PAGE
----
The Asian Infrastructure Investment Bank (AIIB) is currently hosting its’ first annual meeting outside Asia, in Luxembourg (July 12-13, 2019). The theme of the meeting is “Cooperation and Connectivity” – “in recognition of the economic and social benefits to be realized through better connectivity within and between countries and regions, including Europe and Asia”, as the AIIB details in the conference agenda.
Cross-boundary connectivity and the challenges of dispute resolution is the subject of one of the event seminars. With panelists from the AIIB’s legal team and leading dispute resolution lawyers in the private sector, the event is covering the following specific issues (as detailed by AIIB):
- “What are the key features of successfully resolving disputes generally, and specifically involving cross-boundary infrastructure projects?
- What are the various forums for resolving such disputes?
- What are the types of disputes that can arise in cross-boundary infrastructure projects and how are they best mitigate?
- What is the role of, and differing strengths of arbitration, national courts and multilateral tribunals in resolving project-related disputes?”
In an interview from the conference, Peter Quayle, AIIB’s Chief Counsel, Corporate, provides Asia Law Portal with insight about the organization’s efforts to streamline dispute resolution and more greatly involve the European legal community in AIIB’s work, as well as background on his unique role within the organization.
Describe your role as AIIB’s Chief Counsel, Corporate
I am Chief Counsel, Corporate, member of the management team of the Office of the General Counsel and started-up and head the Corporate Law Unit which advises on public international law, international administrative law, good governance, corporate procurement, HR policy, communications, ethics and integrity.
I also lead AIIB’s dispute avoidance and resolution strategy across all administrative and operational activities. The annual AIIB Legal Conference and am co-editor of the AIIB Yearbook of International Law, which launches its second volume at this fourth Annual Meeting in Luxembourg.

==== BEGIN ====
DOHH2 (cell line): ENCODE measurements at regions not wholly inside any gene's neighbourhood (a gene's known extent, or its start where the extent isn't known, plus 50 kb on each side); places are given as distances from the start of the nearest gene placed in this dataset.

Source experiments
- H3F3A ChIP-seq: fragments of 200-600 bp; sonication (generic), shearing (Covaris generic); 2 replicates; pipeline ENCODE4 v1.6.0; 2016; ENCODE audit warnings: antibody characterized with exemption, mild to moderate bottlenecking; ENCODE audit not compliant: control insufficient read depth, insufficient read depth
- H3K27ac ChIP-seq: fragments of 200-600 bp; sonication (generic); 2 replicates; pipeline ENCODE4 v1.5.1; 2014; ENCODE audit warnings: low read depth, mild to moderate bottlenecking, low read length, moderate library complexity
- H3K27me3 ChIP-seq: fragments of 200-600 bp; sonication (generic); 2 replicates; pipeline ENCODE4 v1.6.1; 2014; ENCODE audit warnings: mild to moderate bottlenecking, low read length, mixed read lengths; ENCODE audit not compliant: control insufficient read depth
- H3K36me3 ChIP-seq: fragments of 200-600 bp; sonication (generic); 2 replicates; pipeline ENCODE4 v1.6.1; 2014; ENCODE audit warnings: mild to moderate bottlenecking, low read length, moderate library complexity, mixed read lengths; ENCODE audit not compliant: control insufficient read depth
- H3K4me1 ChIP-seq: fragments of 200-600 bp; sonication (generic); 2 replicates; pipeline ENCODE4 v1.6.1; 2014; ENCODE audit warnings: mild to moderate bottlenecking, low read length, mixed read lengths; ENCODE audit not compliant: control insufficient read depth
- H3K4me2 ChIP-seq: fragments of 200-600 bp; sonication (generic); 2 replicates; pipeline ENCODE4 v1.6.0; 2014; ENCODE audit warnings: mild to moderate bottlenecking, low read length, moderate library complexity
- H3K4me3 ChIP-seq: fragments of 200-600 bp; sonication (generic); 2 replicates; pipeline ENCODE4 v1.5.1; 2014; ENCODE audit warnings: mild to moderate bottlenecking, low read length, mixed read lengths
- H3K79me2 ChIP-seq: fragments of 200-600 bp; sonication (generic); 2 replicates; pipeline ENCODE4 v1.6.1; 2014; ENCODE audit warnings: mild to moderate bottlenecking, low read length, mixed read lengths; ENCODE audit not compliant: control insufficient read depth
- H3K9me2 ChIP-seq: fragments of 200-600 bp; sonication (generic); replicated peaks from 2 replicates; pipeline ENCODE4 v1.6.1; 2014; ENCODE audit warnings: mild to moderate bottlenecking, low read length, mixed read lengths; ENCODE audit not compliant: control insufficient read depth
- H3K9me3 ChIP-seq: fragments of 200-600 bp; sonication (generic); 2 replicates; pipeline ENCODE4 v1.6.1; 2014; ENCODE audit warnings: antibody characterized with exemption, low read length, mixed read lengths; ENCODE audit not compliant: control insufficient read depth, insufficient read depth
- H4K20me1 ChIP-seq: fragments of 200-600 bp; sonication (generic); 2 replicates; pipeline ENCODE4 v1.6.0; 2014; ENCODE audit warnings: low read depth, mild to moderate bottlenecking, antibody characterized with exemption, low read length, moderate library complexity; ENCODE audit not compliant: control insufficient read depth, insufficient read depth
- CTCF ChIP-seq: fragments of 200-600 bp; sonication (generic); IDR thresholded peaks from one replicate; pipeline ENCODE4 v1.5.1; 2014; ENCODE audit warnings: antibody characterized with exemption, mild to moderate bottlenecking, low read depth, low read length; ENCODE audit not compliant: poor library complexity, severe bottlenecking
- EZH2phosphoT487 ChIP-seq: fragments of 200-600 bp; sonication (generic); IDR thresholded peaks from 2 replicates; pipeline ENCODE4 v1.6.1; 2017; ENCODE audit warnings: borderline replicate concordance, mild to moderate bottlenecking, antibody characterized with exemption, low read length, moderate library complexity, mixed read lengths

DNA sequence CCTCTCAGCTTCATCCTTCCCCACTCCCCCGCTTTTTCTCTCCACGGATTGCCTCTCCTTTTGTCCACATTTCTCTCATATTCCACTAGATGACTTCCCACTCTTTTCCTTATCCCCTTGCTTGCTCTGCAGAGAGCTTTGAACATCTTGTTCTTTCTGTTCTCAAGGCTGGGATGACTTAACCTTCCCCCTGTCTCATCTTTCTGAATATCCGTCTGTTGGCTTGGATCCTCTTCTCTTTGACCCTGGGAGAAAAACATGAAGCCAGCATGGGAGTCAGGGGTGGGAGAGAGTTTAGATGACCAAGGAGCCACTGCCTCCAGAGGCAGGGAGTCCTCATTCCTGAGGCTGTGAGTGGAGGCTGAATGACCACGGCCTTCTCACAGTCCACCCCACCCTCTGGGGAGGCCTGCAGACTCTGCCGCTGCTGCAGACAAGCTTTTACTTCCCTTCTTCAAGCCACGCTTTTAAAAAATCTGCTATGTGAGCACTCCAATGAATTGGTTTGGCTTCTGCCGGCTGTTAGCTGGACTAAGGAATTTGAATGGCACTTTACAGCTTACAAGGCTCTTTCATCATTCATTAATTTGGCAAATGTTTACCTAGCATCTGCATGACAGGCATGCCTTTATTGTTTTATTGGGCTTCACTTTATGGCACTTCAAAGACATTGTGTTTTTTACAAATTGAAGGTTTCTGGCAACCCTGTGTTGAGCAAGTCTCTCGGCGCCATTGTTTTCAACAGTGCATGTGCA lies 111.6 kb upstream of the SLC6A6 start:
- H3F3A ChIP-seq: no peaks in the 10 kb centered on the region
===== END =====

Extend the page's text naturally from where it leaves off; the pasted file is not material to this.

One of the AIIB Luxembourg panels focused on dispute resolution. What is AIIB doing to streamline dispute resolution in projects it is supporting?
We recognize that realistically, complex, cross-boundary infrastructure projects may likely lead to disputes. So we anticipate this from the outset and build-in robust, effective and legitimate dispute resolution procedures to our contracting. Ideally, if used, this will get things back on track quickly and without damaging cooperation and client relations. We take this approach comprehensively across all our engagement with third parties, whether it be corporate procurement with vendors or project financing operations.
As the second volume of the AIIB Yearbook of International Law proves, there is an affinity between multilateral institutions, such as AIIB, and institutional international arbitration. AIIB engages with venues such as LCIA, ICC-ICA, CIETAC, SIAC and HKIAC. These all have robust, responsive procedures, including the provision of expedited processes, and lead to foreseeable and enforceable outcomes.
How can the European legal community help support AIIB?
Amongst institutions that we draw upon for dispute resolution include distinguished Europe-based venues, such as LCIA, ICC-ICA and our fellow international organization, the PCA. In this field there is a vigorous exchange between Europe and Asia which drives up client service standards across the board.
This exchange includes personnel. Under the institutional rules we rely upon, arbitrators are drawn from around the world, including Europe. This mobility of personnel is also reflecte in the multinational make-up of AIIB’s Office of the General Counsel, which includes European and European-educated lawyers.